Basil Downy Mildew is a relatively new disease in the United States. The Plant and Insect Diagnostic Clinic has confirmed basil downy mildew in Story and Polk Counties within the past two weeks.
The first noticeable symptoms are yellowing between the veins possibly imitating a nutritional deficiency. If you flip over the yellowed leaves, you may see gray fuzzy growth on the underneath side of the leaf. The leaves will then blacken and die.
Downy mildew is caused by a fungus-like organism called Plamospora belbahrii. This pathogen thrives under warm wet weather conditions. Downy mildew is spread through infected seed, transplants, or fresh leaves. Once in your garden, downy mildew can spread through rain splash, overhead irrigation, and wind. It also produces a type of spore (called oospore) that can remain inside infected plant material for several years.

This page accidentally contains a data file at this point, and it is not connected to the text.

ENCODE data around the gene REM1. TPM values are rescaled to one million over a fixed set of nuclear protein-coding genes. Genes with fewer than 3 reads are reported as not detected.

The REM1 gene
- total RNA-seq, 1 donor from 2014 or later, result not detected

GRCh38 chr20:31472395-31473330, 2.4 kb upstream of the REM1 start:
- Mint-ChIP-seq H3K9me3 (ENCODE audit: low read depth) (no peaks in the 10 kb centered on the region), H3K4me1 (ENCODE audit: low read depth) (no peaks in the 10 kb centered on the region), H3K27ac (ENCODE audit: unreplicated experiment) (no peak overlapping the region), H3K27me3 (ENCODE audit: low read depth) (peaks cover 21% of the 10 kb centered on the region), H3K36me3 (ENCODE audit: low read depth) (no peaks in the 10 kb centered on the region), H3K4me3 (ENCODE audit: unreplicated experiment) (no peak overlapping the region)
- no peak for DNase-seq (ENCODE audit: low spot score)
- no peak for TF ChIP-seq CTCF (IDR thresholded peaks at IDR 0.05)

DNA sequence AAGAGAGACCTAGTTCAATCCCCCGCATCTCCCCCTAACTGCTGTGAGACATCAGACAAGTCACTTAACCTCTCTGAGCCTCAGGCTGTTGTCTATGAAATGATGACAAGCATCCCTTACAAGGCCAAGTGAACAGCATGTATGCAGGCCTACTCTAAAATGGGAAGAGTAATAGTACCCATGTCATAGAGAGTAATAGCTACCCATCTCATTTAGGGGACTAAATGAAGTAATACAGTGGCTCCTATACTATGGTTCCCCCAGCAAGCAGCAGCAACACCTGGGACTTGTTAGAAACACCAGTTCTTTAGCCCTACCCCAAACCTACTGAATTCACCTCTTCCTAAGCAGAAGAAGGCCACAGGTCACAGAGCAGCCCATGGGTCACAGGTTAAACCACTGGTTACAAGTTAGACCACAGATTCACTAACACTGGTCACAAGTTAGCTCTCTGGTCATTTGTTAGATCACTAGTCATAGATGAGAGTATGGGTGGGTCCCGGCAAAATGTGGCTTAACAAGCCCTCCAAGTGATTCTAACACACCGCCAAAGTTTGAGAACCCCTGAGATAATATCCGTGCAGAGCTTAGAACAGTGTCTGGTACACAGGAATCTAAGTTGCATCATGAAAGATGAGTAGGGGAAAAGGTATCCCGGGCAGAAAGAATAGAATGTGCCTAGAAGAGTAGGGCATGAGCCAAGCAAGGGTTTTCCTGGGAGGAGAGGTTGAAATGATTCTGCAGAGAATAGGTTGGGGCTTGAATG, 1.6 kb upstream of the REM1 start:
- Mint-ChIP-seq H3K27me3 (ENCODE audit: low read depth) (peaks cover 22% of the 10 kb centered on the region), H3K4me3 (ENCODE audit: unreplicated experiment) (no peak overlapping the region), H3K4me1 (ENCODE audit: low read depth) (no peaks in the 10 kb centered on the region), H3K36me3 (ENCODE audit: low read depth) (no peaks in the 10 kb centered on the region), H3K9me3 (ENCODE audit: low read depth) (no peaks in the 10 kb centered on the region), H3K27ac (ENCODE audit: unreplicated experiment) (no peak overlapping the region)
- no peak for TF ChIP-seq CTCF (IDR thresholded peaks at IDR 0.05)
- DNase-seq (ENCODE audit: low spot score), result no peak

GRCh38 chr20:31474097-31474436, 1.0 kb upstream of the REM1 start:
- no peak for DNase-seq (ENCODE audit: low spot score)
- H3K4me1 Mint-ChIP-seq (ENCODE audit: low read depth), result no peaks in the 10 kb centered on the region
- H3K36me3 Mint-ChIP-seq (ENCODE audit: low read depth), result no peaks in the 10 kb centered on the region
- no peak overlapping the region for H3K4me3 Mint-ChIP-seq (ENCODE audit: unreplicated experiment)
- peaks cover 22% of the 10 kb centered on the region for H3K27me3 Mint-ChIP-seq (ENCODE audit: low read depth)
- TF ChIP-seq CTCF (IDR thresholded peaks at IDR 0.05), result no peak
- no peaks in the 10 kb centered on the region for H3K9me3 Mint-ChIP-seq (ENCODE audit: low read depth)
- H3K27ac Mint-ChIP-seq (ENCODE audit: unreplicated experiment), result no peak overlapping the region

If you suspect downy mildew on your basil or find fuzzy growth on leaf undersides, bag and remove the plants immediately. Currently, there are no resistant varieties of basil. To reduce the risk of infection, avoid overcrowding and promote air circulation among plants. Also, avoid overhead irrigation and watering at night. For more information on basil downy mildew and the efforts to monitor this disease please see this website from Cornell University.
Questions or think your plant has downy mildew? Please contact the Plant and Insect Diagnostic Clinic at 515-294-0581 or at firstname.lastname@example.org. Visit us online at www.ent.iastate.edu/pidc/ or on Facebook.
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